Jennifer Byrd, Divisional Director of Communications, Golden State Division, The Salvation Army
Work situation: The Salvation Army has activated its Emergency Disaster Response to help those in need amid the COVID-19 pandemic. Both the organization and our employees are considered essential. I have been operating as a PIO, working with employees, volunteers and Salvation Army officers across the Golden State Division, which stretches from San Francisco to Bakersfield. I am working from home, but once or twice a week I deliver meals or volunteer at one of our food pantries.
In San Francisco, we’ve adjusted our programming to follow the CDC and City’s guidelines. We have suspended our congregate meals and social programs, but have continued with weekly food pantries. In partnership with the City’s Department of Homelessness and Supportive Housing (HSH), The Salvation Army recently created a meal delivery program, MealsinPlaceSF, to prepare and deliver nearly 1,400 meals a day to people experiencing homelessness and living in encampments in the City.
Challenges: It took me a minute to get used to sheltering in place. I don’t typically work from home, so I needed to create a new working schedule. Because we are in disaster mode, meaning we are more actively fundraising for our relief efforts, the work is ongoing. In a typical disaster, say a hurricane or flood, there is a rhythm to the response and pretty much a definite end to the cycle. With this, there isn’t a traditional end in sight. With the large number of people in unemployment, The Salvation Army will be helping more people for some time to come. It will dramatically affect our efforts.
Coping: While I’ve gotten quite used to working from home, I’ve had to be creative in pitching stories, as a lot of the reporters I work with are also sheltering in place. For example, on a recent story about our homeless meal delivery program, I sent the reporter names and numbers of people who were delivering meals that day and acted as a reporter on the ground for him, providing details of deliveries. Personally, it’s been interesting too. I live alone and am quite an extrovert, so I have missed going out with friends, going to the movies, just enjoying San Francisco. But I have also been increasingly enjoying my time at home, working on projects and cooking more. And, giving myself time to relax and turn off my brain!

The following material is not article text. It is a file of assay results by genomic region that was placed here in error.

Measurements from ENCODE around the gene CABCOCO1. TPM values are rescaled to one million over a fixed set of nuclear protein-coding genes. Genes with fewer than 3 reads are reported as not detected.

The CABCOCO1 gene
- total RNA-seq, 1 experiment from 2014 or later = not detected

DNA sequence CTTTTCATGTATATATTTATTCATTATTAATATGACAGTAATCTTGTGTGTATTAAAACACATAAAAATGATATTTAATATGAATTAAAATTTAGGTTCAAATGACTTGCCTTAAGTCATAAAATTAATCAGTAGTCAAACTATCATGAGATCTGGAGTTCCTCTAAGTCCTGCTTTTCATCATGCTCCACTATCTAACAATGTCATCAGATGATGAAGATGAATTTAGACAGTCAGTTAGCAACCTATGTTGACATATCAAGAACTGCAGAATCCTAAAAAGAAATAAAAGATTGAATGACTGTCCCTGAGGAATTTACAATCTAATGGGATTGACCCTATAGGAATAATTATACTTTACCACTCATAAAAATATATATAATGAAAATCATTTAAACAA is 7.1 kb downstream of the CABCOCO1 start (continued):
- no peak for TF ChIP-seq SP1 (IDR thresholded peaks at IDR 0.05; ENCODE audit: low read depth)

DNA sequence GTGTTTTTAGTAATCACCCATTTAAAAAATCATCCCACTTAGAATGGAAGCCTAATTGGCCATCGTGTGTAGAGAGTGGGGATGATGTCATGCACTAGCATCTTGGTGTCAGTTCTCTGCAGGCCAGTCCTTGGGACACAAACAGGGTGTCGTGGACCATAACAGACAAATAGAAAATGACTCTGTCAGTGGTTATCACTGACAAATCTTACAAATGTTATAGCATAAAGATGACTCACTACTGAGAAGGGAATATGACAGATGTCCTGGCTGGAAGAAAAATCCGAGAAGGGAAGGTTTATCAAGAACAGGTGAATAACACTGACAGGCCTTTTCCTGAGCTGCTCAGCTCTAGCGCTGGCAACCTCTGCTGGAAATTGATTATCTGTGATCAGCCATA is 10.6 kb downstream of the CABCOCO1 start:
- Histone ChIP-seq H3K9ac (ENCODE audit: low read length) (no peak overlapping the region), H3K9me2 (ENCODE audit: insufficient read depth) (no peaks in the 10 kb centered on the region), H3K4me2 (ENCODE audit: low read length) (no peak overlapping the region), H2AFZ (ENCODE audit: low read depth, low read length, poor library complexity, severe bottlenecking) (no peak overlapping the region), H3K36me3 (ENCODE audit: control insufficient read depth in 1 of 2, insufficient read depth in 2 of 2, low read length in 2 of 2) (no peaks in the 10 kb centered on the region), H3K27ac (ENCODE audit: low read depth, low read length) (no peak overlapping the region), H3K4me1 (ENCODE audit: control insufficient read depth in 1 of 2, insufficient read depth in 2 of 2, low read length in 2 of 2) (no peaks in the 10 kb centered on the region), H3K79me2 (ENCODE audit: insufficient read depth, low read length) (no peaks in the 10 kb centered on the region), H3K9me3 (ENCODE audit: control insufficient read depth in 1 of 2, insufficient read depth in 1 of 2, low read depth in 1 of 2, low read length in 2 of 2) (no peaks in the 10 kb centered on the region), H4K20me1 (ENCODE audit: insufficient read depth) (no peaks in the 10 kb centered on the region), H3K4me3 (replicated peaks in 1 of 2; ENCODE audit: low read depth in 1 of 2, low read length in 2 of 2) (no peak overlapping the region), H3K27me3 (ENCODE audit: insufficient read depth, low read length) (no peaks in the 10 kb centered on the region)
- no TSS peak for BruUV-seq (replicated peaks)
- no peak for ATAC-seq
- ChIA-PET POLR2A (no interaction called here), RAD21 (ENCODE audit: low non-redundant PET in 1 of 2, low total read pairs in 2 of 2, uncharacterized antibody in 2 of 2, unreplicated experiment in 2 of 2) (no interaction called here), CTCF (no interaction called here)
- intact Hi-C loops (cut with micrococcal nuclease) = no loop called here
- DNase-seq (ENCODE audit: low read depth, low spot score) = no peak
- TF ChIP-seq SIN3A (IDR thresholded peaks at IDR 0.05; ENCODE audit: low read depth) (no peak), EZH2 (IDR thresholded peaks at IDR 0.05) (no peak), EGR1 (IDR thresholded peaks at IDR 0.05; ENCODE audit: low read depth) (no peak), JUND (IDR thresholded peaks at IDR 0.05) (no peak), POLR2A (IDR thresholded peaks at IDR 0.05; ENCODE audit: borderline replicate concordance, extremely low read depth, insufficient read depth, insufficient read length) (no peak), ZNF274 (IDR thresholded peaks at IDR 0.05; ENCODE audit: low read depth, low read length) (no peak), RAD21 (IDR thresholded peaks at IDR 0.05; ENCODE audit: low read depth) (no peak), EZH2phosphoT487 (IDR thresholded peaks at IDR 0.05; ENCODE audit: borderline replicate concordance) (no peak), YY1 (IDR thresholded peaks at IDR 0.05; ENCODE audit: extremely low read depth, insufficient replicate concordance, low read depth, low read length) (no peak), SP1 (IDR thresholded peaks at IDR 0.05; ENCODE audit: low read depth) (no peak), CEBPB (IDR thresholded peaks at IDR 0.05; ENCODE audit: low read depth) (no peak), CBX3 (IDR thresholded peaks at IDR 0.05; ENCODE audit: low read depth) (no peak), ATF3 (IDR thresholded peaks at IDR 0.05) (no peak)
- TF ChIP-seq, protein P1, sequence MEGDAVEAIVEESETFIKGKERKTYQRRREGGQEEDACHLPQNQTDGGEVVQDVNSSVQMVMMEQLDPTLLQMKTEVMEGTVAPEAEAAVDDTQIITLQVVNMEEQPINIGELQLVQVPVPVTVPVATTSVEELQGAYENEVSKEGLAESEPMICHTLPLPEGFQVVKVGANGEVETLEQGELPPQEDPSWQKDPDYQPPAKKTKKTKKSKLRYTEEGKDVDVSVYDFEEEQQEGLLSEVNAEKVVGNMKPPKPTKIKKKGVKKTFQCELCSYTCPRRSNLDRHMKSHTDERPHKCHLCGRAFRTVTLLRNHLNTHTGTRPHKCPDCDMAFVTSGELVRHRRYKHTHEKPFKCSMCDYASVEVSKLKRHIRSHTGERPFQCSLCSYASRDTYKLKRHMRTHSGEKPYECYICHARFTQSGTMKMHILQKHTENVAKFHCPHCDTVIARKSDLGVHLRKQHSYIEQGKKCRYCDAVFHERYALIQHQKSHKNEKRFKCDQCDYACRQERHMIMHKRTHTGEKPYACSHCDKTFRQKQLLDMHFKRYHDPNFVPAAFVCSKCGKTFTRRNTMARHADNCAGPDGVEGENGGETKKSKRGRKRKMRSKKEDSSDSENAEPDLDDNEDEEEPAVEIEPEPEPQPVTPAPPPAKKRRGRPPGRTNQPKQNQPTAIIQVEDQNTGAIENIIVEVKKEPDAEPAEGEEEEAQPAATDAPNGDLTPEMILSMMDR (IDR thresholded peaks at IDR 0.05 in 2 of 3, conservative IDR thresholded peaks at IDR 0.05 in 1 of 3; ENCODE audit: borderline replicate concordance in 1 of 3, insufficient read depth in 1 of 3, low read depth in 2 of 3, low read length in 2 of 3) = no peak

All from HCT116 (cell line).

Advice: I would make it a point to reach out to the reporters/producers and folks you usually work with to just ask them how they are doing. I have found having these conversations, whether by text or phone, reminds us that we’re all human and deepens the relationships we have with one another. Also, it is more obvious that media outlets are really busy and some are understaffed, so our role as storytellers is more important than ever. Don’t undervalue your worth as a PR pro and the help you can provide in telling the story of the day. Also, be flexible. It is not business as usual; everyone is dealing with the stress of the situation in their own way, so you need to stretch yourself.
And This: A plug for the Army! We need volunteers and donations! Volunteers are needed daily (Monday-Saturday) to help package and distribute the fresh meals as part of MealsInPlaceSF. Volunteers can register on-line through www.volunteer.usawest.org. We also need donations to continue our COVID-19 relief efforts. (You can donate at goldenstate.salvationarmy.org.)
Paul Rose, Partner, Lighthouse Public Affairs
Work Situation: I’m a partner at Lighthouse Public Affairs. I’ve been working from home since the shelter-in-place order was put in place. It’s been busy because many organizations need public affairs/communications help getting through the pandemic.
Challenges: Obviously, there is less separation between work and home life. While there is no commute, we still have to get our kids set up for their Zoom classes every day and try to fix things when they go wrong. Also, everyone in the family needing to go live on Zoom at the same time has created an IT/Wi-Fi issue that has caused problems. We’ve had to upgrade our system from a home account to more of a business account. At any point of the day, my conversation flow can go from serious work-related issues, to “How do you spell ‘believe?’”, to a package at the door, pitching a reporter, to “What’s for lunch?”, to reading an article that just came across Google Alerts, writing a document for work, to “What groceries do we need?” However, it is nice to be able to end a conference call and walk into the dining room to see what everyone is doing.
Coping: I just try to take it one issue at a time and hopefully that is enough. I honestly feel like I’m working more because I don’t have to rush home to be with the family on time. When the workday would normally come to an end, I ask myself: “Have I done enough?” and the answer is always: “I can do a little more,” and then I do. I feel like a lot of people are doing the same, and it feels like the work is extending later in the day and across the weekend.
Advice: Take it one day and issue at a time. We’ll all get through this eventually. I think these are unprecedented and challenging times, so people are a bit on edge to keep everything stable. Once shelter orders start to lift, things won’t be the same, but I feel we’ll all stabilize and create work and life environments that we can all get used to. That is, if you’re not used to it already.
Nancy Hayden Crowley, Director of Communications, San Francisco Sheriff’s Department